Audubon Society of Ohio
The Cincinnati Chapter of National Audubon Society

Birds and Climate Change

The Audubon Climate Report was announced in September 2014. It predicts how climate change could affect the ranges of 588 North American birds. The climate needs for each species of birds studied was defined. “Climate suitability” includes the range of temperature, precipitation, and seasonal changes. Then greenhouse gas emissions data from the Intergovernmental Panel on Climate Change was used to map where each bird’s ideal climatic range may be found in the future as the climate changes.

The range maps are animated guides to where a particular bird species may find its “climatic range” in 2020, 2050 and 2080 time periods beginning with where the bird found suitable climate based on 2000 data. Some bird species will and some will not be able to shift to potential future ranges but some ranges that have shifted are also shrinking.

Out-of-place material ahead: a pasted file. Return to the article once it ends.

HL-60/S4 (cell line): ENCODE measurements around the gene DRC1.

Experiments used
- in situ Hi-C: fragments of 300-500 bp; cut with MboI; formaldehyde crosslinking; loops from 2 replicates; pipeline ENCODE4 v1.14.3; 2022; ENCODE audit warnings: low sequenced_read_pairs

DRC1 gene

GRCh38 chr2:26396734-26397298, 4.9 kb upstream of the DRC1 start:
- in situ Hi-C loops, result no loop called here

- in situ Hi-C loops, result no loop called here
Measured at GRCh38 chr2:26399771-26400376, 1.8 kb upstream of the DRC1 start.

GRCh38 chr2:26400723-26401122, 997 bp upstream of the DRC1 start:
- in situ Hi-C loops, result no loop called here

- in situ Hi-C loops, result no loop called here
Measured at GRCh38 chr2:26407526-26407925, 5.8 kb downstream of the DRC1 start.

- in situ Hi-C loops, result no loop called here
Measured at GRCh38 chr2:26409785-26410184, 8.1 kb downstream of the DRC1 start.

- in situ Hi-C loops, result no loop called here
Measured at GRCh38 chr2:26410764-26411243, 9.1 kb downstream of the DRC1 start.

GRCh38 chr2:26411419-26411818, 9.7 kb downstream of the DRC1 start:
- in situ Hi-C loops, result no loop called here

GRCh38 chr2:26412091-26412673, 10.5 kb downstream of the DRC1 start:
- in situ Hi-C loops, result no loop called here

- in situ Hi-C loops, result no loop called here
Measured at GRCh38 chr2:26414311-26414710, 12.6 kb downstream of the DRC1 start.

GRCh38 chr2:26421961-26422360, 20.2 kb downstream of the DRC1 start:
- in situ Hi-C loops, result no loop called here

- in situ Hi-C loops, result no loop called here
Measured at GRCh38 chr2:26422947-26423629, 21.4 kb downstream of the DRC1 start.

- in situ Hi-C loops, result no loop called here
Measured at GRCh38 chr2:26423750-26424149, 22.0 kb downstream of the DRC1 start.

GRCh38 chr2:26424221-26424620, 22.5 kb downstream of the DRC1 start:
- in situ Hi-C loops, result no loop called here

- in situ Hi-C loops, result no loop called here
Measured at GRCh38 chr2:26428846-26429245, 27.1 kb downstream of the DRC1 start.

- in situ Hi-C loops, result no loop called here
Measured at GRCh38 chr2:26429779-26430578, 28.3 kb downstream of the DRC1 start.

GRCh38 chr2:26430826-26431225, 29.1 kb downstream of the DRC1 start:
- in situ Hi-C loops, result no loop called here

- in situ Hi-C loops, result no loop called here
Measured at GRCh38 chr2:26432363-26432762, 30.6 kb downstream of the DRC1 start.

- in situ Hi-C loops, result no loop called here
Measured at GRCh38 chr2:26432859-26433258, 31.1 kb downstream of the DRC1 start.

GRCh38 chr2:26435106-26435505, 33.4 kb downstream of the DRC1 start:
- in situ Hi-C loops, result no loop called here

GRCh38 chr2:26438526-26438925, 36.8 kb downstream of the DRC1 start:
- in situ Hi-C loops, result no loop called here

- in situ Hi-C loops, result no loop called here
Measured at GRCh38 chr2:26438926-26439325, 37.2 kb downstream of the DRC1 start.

The maps are color coded by season and depict ranges that may expand or contract or shift. Of the 588 North American Bird species studied, global warming puts at risk 314 species including 126 classified as climate endangered and projected to lose more than 50 percent of their current range by 2050. Another 188 species are classified as climate threatened and projected to lose more than 50 percent of current range by 2080 if global warming continues at its current rate.

Maps will improve as more data becomes available. The information is being used to identify priority areas for conservation. Further study is needed regarding the models of future climate ranges. While climate is important, appropriate habitat includes the right food sources, sites for nesting and safety from predators. Some projected ranges may not be suitable because of development, distance from winter range, or fragmentation of habitat. Citizen science matters! Audubon’s Christmas Bird Count, Breeding Bird Surveys and data from the Annual Census was used to predict bird’s responses to climate change.